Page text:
However, if you wanted to invest in real estate you would prefer to own a real estate asset rather than be the holder of a mortgage provided to the owner of the asset. You would want to own the building rather than have a right to the rent it generates (for example by financing the purchase of the building by someone else). This is not just because owning the asset allows you to leverage your investment using financing, it also allows you the flexibility to make such decisions, to improve the asset. If you want to invest in agricultural commodities you may prefer to own the plantation rather than the income stream from the plantation over the next 10 years.
Of course some may say that investing in a banana plantation is almost the same thing as investing in the income stream from the banana export from it. However the distinction to draw is- Is the company issuing the tokens, issuing them against the plantation it has purchased or just the funds it receives on an annual basis?
Others may say it is a bigger headache to own and manage the asset than to provide financing. However it is important to distinguish between the interests of the token issuer and the token-holder/purchaser. The token issuer benefits from less management, the token-holder benefits from greater value and growth from owning the underlying asset and benefiting from the income stream. Managing the underlying asset may give the asset manager additional flexibility (and headache) and presumably the investor additional return. The asset can be leased to provide an income stream as well as provide underlying growth. The asset can be purchased using leveraged financing so that returns are magnified.
A token representing the underlying asset rather than the returns from the underlying asset is inherently less speculative in its valuation. It all depends on where the variability in valuation is represented, at the asset or token level. If the token represents a jump from a future income stream to present asset value before we get to the blockchain, the value of the income stream token is inherently less predictable as it depends on the proper calculation of the discounted present value. This is not meant to say all income streams are bad. There are dependable income streams and there are speculative income streams. An overleveraged asset purchase may be as bad as depending on an income stream from a dodgy borrower. But in my view you are better off betting on the slightly surer asset ownership than the contracted for income stream.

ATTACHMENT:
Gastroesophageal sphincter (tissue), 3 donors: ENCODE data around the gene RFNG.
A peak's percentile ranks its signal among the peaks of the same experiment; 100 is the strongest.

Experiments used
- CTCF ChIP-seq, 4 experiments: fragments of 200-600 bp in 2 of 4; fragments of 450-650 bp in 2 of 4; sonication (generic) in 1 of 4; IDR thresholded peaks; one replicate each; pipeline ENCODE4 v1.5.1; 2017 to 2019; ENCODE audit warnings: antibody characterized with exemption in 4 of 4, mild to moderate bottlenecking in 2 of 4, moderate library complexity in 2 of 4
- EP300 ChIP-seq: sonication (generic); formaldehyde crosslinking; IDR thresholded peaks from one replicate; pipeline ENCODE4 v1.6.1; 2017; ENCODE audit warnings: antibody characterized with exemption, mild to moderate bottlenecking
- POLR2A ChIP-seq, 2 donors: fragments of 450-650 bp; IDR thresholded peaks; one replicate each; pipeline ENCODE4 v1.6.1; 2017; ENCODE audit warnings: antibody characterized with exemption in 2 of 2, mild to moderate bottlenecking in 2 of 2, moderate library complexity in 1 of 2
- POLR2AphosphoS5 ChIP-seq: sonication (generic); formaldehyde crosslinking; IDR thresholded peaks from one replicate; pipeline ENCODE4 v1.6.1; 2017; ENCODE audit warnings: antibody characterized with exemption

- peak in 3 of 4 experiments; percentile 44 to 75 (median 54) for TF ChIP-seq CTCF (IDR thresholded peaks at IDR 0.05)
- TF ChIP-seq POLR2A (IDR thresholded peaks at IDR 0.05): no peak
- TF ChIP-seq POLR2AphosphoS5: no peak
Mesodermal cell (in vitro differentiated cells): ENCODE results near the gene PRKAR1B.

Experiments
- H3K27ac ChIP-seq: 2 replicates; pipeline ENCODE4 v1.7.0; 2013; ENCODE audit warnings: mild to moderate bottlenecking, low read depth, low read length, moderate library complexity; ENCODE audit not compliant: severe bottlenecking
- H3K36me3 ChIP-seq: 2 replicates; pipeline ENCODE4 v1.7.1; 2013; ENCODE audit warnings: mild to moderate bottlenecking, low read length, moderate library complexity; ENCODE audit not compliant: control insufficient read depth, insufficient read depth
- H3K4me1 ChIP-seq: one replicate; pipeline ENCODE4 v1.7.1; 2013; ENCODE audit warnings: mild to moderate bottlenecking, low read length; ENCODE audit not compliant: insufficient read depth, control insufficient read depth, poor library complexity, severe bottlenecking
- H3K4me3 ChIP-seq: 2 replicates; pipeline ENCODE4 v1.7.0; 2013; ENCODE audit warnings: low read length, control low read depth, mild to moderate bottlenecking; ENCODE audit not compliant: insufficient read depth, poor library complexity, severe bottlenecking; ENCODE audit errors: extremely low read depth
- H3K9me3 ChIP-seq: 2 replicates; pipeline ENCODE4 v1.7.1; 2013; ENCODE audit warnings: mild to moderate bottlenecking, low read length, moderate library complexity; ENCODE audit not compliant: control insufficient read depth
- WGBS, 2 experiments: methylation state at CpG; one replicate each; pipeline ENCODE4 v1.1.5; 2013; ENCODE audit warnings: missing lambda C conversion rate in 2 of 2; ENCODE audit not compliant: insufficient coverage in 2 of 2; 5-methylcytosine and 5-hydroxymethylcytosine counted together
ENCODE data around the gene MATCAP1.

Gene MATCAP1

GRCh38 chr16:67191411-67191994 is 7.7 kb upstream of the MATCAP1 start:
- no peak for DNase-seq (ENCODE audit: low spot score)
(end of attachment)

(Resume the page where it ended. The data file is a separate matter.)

So far I’ve drawn subtle distinctions between assets and income streams derived from those assets. However it is important to address what most tokenisation initiatives are promising. There are still very few issued tokens out there that actually tokenise assets or income streams. Many tokens issued and being issued are attempting to provide value in the future to token-holders using the “network effect”, the hail-mary, a.k.a the ponzi scheme, i.e. let’s hope every body gets our tokens and feels like using them to exchange for goods and services, believes it is going to go up in value, and gets other people to buy in. This is basically attempting to replicate the success of the big cryptocurrency names in the market by trying to get as many users as possible and much of a speculative driver underlying the asset as possible. All I can say is lots of people tried to ape the Beatles, no one got their success.
There are other slightly less sketchy tokenisation initiatives that are being used to finance software development. Although such tokenisation allows financing that may be cheaper for the company than conventional debt or equity financing, which may in turn lead to greater returns for investors, beyond that benefit over every day corporate administration headache and expense, there is very little to recommend these efforts in terms of providing intrinsic value. If the company issuing tokens is betting their economic future on them successfully designing something , successfully producing it, successfully selling it better than its competitors, what they are tokenising and selling to you is not assets but hope.
*[As an aside, all investment is a leap of faith, notwithstanding what people complaining about the uncertainty of returns from cryptocurrency token sales. I’ve seen enough private financings based on hope and subterfuge, and any one involved in IPOs for early stage mining companies would very much know the difference between what is promised and what is returned.]
In this post, I have analysed the differences between assets, income streams, and other targets for tokenisation. In the next post, Platform Or Not?, I will look at token offerings that focus on building platforms versus focussing on direct investment. In the post after that, I will look at the storage and use of funds raised through ICOs.